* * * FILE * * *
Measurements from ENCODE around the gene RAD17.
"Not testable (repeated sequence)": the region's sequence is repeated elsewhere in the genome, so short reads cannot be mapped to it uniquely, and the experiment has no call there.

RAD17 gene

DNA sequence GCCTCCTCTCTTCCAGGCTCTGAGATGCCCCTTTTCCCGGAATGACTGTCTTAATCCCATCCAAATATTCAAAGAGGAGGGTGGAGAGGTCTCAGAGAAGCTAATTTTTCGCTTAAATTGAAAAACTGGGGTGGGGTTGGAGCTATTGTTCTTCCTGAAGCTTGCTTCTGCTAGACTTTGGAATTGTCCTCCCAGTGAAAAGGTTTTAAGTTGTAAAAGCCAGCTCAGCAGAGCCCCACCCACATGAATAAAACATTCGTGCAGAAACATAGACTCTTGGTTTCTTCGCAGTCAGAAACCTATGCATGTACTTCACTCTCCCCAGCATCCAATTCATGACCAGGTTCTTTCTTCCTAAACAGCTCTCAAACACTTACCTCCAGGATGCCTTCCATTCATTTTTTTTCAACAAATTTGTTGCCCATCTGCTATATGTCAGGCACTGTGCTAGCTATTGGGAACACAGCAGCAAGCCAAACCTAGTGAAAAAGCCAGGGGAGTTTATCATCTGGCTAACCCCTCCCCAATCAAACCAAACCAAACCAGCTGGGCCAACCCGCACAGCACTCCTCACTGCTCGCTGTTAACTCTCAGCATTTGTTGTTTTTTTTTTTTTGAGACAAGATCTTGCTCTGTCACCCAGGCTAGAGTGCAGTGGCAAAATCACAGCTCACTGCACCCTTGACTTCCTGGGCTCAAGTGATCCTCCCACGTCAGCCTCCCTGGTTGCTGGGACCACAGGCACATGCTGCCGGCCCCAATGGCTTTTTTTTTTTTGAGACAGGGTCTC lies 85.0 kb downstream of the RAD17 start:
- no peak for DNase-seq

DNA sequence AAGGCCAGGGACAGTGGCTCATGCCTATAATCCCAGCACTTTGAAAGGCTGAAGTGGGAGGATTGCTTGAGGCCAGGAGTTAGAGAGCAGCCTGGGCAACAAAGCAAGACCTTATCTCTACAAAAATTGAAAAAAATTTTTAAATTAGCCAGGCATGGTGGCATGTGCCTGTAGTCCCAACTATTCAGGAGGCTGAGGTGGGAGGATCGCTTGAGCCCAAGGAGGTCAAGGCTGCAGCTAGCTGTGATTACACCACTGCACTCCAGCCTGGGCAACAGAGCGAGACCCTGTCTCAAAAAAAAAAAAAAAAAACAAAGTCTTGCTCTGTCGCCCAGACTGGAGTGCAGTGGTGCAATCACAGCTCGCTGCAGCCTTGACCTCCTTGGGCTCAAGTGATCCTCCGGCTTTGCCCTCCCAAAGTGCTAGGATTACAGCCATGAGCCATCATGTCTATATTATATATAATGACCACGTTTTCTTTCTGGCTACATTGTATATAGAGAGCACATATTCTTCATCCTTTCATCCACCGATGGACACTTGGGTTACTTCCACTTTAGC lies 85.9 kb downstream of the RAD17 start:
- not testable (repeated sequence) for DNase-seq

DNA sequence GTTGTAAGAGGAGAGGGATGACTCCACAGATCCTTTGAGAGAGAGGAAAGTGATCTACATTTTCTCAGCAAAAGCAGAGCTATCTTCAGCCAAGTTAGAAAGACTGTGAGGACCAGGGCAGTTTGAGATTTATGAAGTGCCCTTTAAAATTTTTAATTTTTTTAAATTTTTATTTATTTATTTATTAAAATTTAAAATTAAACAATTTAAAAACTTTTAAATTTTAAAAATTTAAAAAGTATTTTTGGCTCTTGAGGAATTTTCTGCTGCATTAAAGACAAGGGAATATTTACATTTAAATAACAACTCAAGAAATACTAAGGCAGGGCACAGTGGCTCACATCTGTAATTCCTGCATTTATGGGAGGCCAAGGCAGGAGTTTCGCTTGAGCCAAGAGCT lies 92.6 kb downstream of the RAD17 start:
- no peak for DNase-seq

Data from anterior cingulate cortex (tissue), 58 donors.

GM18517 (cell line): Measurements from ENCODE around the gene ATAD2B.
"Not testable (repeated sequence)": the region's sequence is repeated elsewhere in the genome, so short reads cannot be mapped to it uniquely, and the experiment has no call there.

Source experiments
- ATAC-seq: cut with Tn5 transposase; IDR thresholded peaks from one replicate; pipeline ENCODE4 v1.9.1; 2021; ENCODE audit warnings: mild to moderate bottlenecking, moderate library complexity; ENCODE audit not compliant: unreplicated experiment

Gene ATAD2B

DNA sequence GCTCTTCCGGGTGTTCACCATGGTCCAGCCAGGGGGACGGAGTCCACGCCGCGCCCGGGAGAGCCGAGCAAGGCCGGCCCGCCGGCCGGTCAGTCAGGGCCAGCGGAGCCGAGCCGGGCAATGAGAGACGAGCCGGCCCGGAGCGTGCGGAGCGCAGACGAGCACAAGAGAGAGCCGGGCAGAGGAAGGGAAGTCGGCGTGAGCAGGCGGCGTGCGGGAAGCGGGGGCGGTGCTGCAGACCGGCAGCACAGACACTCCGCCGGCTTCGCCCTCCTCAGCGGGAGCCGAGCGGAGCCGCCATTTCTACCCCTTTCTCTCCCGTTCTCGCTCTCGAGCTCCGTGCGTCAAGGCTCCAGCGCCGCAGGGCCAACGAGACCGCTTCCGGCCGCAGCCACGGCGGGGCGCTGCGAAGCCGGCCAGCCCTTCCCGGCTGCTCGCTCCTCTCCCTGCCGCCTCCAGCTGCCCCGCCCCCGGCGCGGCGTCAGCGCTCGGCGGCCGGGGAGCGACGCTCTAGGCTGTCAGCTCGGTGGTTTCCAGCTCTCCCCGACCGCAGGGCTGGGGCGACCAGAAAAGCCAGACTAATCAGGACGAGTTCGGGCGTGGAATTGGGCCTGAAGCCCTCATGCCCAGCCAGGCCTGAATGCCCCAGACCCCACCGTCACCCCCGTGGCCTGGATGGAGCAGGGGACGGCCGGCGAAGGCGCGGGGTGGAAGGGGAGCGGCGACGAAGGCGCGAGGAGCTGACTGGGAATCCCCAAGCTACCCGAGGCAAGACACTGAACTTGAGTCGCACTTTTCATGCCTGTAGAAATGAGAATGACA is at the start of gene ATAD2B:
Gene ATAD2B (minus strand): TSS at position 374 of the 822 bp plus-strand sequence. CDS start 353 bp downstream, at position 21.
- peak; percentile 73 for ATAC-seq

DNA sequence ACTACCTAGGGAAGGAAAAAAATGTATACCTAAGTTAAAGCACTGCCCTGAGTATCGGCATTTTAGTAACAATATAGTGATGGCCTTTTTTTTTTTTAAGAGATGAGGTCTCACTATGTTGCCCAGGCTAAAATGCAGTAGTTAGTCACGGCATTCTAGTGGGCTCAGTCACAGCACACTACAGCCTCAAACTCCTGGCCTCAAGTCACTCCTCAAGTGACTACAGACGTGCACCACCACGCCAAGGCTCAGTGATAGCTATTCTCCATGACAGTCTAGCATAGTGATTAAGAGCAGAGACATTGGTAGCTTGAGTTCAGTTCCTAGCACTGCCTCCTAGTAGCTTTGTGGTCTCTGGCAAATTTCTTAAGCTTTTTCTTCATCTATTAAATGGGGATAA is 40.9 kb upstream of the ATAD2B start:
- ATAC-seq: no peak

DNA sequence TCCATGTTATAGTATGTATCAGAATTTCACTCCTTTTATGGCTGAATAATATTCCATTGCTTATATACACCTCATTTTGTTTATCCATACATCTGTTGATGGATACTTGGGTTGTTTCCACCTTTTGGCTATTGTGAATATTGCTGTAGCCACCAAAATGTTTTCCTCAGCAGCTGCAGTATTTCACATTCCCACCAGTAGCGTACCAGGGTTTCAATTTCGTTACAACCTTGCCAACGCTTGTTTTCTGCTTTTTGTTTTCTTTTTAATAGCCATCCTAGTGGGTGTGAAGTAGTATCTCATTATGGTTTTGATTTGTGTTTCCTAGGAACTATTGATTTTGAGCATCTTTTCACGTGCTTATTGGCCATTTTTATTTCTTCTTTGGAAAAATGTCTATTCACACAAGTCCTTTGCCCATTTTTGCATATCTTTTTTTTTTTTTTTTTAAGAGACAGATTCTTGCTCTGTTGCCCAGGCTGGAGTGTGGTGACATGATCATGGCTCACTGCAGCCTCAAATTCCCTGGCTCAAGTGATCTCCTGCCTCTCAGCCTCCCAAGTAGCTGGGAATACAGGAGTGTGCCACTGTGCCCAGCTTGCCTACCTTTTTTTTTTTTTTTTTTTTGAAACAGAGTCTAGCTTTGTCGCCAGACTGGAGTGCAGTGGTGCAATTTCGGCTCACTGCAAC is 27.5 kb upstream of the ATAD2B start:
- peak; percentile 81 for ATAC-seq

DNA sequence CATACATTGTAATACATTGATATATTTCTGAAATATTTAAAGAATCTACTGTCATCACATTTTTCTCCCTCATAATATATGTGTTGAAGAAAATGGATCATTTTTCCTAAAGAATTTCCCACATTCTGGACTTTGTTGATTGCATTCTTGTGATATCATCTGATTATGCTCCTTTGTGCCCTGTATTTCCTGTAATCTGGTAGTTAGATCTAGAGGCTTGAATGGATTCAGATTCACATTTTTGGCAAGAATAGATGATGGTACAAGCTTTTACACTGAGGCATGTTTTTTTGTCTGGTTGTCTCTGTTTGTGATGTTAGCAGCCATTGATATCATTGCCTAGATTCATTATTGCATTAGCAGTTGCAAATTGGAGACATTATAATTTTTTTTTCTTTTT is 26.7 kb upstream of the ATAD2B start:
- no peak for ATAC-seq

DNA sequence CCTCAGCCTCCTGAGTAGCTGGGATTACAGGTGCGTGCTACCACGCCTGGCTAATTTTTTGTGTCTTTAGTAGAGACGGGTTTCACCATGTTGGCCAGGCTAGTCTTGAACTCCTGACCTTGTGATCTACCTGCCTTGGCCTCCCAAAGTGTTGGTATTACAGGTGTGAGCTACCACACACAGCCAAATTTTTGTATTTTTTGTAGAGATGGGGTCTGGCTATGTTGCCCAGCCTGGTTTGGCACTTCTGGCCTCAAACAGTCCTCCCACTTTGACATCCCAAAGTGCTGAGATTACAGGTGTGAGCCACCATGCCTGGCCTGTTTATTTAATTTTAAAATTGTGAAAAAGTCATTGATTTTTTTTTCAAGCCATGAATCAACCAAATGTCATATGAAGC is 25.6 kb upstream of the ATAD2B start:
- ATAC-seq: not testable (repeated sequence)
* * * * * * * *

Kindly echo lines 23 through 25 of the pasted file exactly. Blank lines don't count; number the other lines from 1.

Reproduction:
DNA sequence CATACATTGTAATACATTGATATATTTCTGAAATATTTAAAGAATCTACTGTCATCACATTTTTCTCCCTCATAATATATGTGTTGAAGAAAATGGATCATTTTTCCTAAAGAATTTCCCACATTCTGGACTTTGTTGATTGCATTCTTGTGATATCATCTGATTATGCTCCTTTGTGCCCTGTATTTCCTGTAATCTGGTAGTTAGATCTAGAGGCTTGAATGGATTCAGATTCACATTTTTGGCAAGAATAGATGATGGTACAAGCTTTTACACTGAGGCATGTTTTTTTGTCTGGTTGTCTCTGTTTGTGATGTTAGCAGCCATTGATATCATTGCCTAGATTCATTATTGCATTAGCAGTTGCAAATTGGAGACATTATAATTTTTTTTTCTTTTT is 26.7 kb upstream of the ATAD2B start:
- no peak for ATAC-seq

DNA sequence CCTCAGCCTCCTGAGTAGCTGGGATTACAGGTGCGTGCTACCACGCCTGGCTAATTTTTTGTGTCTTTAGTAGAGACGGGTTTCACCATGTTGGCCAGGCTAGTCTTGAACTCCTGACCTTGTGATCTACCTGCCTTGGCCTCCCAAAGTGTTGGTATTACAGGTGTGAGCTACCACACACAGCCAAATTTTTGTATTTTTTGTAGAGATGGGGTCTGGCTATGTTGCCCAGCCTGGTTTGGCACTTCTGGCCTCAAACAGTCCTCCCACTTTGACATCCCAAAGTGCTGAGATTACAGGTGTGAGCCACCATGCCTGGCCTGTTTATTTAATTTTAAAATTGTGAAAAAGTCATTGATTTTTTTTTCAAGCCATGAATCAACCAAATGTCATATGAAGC is 25.6 kb upstream of the ATAD2B start: